Our History

Our History

Ewell Castle Mansion

Ewell Castle School is located in the attractive village of Ewell. The Senior School site of some fifteen acres was once part of the grounds of Nonsuch Palace built by Henry VIII. The Senior School is housed in a castellated mansion in Church Street, The Castle, was built in 1814 for Thomas Calverley and although sale particulars in 1917 attribute the design of the The Castle to the architect Sir Jeffrey Wyatt, a Georgian architect who pioneered the Gothic revival, there is now general agreement that the architect was indeed one Henry Kitchen who lived in Church Street. On Calverley's death in 1842 the house passed to his nephew whose family chose not to live there but leased it to James Gadesden. In 1846, while staying in Ewell, John Everett Millais was invited to a dance held by the Gadesdens at Ewell Castle. Gadesden, who came from Scotland, had invited a fellow Scot called Gray and his family. This was where Millais met Euphemia (Effie) Gray, the girl whom he was eventually to marry - after an interlude in which she met and married John Ruskin, then left him and in May 1847 returned, older and wiser to Ewell Castle.  A year after the annulment of her marriage in 1854 she was able to marry Millais. Millais maintained his association with Ewell and at the end of June 1851, Holman Hunt and Millais visited Ewell to find backgrounds for two new paintings which they had in mind - Ophelia for Millais, and The Hireling Shepherd for Hunt. The Gadesdens were able to buy Ewell Castle in 1852 for £43,000. In 1909 the Gadesden family sold Ewell Castle and after several owners, who each left their mark, it became an independent school in 1926.

Ewell Castle School

In 1926 Ewell Castle Independent School was established at The Castle, from which the school takes its name, although the origins of the School go back to two earlier schools, Leicester House and Barrow Hedges, both then located in Carshalton.

In 1949 Chessington Lodge was acquired, initially as sleeping quarters for staff at Bourne Hall School and as an annexe to the school for kindergarten classrooms. However, in 1953, after the closure of Bourne Hall School, Ewell Castle took over the Lodge, and Forms 1 and 2 moved down from The Castle. In 1964 Form 3 also moved to the Lodge, henceforth known as the Junior School. New facilities were completed at Chessington Lodge in 1985 and the Nursery was opened.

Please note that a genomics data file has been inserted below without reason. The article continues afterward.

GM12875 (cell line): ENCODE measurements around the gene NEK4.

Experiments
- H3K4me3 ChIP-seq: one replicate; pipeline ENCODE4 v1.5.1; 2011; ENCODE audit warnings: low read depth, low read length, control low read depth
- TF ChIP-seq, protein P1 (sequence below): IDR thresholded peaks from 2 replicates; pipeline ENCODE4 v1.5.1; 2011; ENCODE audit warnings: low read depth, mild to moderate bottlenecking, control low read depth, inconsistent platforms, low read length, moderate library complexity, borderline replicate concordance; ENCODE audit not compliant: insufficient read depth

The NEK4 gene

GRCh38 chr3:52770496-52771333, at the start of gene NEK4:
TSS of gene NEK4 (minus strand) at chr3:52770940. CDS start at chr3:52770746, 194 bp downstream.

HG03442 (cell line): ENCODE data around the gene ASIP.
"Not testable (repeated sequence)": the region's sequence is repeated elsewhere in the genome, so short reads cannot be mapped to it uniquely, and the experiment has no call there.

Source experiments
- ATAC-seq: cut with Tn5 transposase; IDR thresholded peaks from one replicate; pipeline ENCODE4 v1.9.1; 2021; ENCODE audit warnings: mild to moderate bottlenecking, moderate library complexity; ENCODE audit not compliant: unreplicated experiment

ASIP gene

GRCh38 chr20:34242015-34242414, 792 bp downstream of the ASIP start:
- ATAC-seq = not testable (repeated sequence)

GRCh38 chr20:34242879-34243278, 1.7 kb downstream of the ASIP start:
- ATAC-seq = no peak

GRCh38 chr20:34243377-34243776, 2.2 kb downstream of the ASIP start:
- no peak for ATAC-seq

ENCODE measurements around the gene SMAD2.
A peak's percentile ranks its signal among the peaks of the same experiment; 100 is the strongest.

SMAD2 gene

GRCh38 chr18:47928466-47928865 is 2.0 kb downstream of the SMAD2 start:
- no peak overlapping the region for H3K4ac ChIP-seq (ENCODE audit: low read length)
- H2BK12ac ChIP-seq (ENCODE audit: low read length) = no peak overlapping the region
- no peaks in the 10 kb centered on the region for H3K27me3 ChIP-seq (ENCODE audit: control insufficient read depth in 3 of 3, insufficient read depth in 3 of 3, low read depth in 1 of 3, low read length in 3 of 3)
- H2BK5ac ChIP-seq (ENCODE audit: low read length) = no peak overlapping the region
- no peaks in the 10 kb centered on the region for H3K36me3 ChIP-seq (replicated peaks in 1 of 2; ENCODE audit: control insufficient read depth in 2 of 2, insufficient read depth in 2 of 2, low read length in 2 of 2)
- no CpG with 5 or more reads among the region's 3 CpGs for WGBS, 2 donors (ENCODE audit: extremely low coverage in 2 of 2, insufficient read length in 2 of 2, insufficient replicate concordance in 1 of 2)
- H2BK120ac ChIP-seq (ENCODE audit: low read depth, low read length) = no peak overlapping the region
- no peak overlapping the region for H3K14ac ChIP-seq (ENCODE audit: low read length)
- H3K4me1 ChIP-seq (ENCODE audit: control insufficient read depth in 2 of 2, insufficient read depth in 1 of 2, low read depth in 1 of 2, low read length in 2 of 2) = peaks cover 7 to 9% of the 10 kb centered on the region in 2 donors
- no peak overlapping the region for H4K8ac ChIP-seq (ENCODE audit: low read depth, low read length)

The Preparatory School has two sites. Early Years, incorporating Nursery, Reception and Key Stage 1 (3-7 years), are accommodated at Chessington Lodge in Spring Street, a Georgian house just minutes walk from the Senior School. Pupils at Key Stage 2 (7-11 years) are located at Glyn House opposite The Castle, in Church Street. Glyn House is the former Rectory to St Mary's Church, which is used regularly by the school for special assemblies. A Rectory was first established on the site in 1408. However, in 1838, George Glyn - Vicar of Ewell, replaced Parsonage House (1710) with the current building designed by Henry Duesbury 'in the Elizabethan manner'. Landscaped gardens and grounds over some five acres enhance the facility.

The following information is from 'Epsom & Ewell History Explorer' website and provides interesting history on the castle building, prior to it becoming a school.

Ewell Castle of today was built by its then owner, Thomas Calverley, in the beginning of the nineteenth century, on the site of an older house. The present mansion is castellated, with octagonal turrets at the angles and embattled parapets, and contains many fine apartments, all of which are lighted by electricity generated on the premises.  High mullioned windows and a finely groined heraldic ceiling adorn the spacious Entrance Hall, thirty-eight feet long and forty-eight high, (which is reached through a covered way with a vaulted roof), giving access to the Drawing Room in Louis XV style, with panelled walls and the Elizabethan Morning Room, as well as the Dining Room, a fine apartment, exquisitely decorated in Adam’s style, and Smoking Room with its two large steel vaults. Connected with the two first apartments is a large Conservatory, one of the three at Ewell Castle, which extends the whole length of the South Wing, and, steam heated, its flower filled precincts for an irresistible attraction to the occupants of either of these rooms.